Soviet Film Cameras
Soviet film cameras are cameras that were produced from 1917 to 1991.
It is not entirely correct to call cameras that have been produced since 1991 Soviet film cameras even though the development and production of many of them began during the Soviet Union.
It should be noted right away that the entire Soviet photographic industry was built on borrowing and copying German and Japanese cameras.
The first Soviet cameras were EFTE, which appeared in the late 20s of the 20th century. These were large-format scale cameras with a frame size of 9×12, developed on the basis of German prototypes produced at the Zeiss plant.
The next notable milestone in the development of the Soviet photographic industry was the release of FED and Zorkiy cameras, which were exact clones of German Leica. Further, Kiev cameras appeared on the shelves of Soviet stores, which in fact were Contax cameras produced on Soviet territory.
But despite the fact that in the Soviet Union they mostly copied German developments, many Soviet film cameras had quite decent quality and could produce very good pictures.
Below we will give you a short list of the most interesting Soviet cameras that you can buy.
Soviet 35mm Cameras
There were three main brands of rangefinder film cameras in the Soviet Union:
FED and Zorki were clones of Leikas, and had almost all the advantages and disadvantages of the original. These cameras were equipped with a cloth curtain shutter and initially had a short range of shutter speeds, as well as a rangefinder not paired with a viewfinder. In addition, these Soviet 35mm film cameras were equipped with lenses with an M39 mount. In the future, the viewfinders and the rangefinder became connected into one unit, and the number of shutter speeds in some further models increased.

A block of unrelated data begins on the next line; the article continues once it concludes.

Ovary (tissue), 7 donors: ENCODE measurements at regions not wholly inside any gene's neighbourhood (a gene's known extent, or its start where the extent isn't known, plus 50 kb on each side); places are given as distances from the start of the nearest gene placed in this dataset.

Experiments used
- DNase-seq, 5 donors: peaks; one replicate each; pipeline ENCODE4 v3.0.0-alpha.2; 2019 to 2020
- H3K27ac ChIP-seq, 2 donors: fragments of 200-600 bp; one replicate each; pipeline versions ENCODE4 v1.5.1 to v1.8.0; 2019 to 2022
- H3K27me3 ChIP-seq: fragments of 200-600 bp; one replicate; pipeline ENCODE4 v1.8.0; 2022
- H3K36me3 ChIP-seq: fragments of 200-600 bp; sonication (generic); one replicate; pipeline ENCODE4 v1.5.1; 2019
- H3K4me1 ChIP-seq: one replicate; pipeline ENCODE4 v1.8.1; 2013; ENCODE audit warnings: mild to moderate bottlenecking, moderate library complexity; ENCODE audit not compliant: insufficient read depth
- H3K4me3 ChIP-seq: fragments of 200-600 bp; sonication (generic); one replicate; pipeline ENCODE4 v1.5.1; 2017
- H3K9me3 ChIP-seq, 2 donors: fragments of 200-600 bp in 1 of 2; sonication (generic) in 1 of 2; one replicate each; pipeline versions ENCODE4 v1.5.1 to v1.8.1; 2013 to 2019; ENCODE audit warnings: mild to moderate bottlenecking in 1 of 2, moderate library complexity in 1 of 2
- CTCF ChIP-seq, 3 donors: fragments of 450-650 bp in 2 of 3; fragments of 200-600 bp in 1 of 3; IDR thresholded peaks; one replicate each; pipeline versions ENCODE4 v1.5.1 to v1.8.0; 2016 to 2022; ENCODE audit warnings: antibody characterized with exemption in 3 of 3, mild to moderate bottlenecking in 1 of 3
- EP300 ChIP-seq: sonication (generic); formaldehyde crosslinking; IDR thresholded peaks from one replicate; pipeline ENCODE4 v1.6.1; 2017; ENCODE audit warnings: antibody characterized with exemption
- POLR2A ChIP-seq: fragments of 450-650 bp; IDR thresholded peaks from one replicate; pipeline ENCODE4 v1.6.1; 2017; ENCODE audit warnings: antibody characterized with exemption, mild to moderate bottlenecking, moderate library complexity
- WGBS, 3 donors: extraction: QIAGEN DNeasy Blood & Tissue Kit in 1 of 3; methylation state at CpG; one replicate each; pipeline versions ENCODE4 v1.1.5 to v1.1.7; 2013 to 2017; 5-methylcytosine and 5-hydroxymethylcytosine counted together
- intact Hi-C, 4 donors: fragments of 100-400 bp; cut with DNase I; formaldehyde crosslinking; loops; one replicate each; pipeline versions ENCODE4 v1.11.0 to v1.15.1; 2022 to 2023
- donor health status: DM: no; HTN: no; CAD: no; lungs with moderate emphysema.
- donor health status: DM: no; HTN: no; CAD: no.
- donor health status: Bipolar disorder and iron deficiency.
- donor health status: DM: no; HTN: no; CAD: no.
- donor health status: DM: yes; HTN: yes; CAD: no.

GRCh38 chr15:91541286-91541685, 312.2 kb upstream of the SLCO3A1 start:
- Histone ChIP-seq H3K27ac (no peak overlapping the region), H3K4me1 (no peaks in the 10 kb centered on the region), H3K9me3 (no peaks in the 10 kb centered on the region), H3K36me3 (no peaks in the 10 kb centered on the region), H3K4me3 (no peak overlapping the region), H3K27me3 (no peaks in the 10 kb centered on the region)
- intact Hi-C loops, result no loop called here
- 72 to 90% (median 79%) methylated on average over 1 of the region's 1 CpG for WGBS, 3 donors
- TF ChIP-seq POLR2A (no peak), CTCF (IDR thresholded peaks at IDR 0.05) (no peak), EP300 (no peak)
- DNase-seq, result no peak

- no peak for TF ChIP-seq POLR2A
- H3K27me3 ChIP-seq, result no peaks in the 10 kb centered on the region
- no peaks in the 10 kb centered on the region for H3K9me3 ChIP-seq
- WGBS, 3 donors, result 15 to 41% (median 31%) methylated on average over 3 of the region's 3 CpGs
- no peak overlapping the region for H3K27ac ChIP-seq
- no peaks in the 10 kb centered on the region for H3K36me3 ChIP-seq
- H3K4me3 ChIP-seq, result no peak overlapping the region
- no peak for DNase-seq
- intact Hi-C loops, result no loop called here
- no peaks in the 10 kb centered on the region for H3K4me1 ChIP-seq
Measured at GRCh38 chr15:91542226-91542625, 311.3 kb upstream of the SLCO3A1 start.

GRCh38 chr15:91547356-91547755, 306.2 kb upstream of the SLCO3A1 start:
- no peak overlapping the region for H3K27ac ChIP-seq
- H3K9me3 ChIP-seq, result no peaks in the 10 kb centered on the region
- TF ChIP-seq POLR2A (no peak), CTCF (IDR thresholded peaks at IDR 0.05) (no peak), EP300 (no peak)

Unlike the FED and Zorki cameras, Kiev were not Leica clones, but were essentially original Contax cameras, which were produced on original German equipment and with the participation of German specialists. Kiev cameras were considered devices of a higher level, and, accordingly, were more expensive than other Soviet rangefinder cameras. Kiev initially had a coupled viewfinder and rangefinder, and the set of shutter speeds was from 1/2 to 1/1250 (in later models 1/1000). In terms of build quality and performance, the Kievs were among the best Soviet rangefinders.
The main brands of Soviet SLR cameras were Zenit and Kiev. Zenit was considered the more affordable option, while Kiev was considered the more advanced SLR for professionals and advanced amateurs.
Zenit cameras were developed on the basis of the Zorki rangefinders, and differed little from them in equipment and characteristics. The main difference, of course, was the presence of a mirror Zenits. Otherwise, in Zenits, you can see the same cloth curtain shutter with a set of shutter speeds from 1/30 to 1/500, the same method of loading and rewinding film, and even a similar set of lenses.
Kiev cameras, unlike Zenita, had a shutter with metal curtains with a set of shutter speeds from 1/2 to 1/500 (in some models up to 1/1000). In addition, the Kiev SLRs had a larger and clearer viewfinder, better build quality and a bayonet mount.
Scale Focus Cameras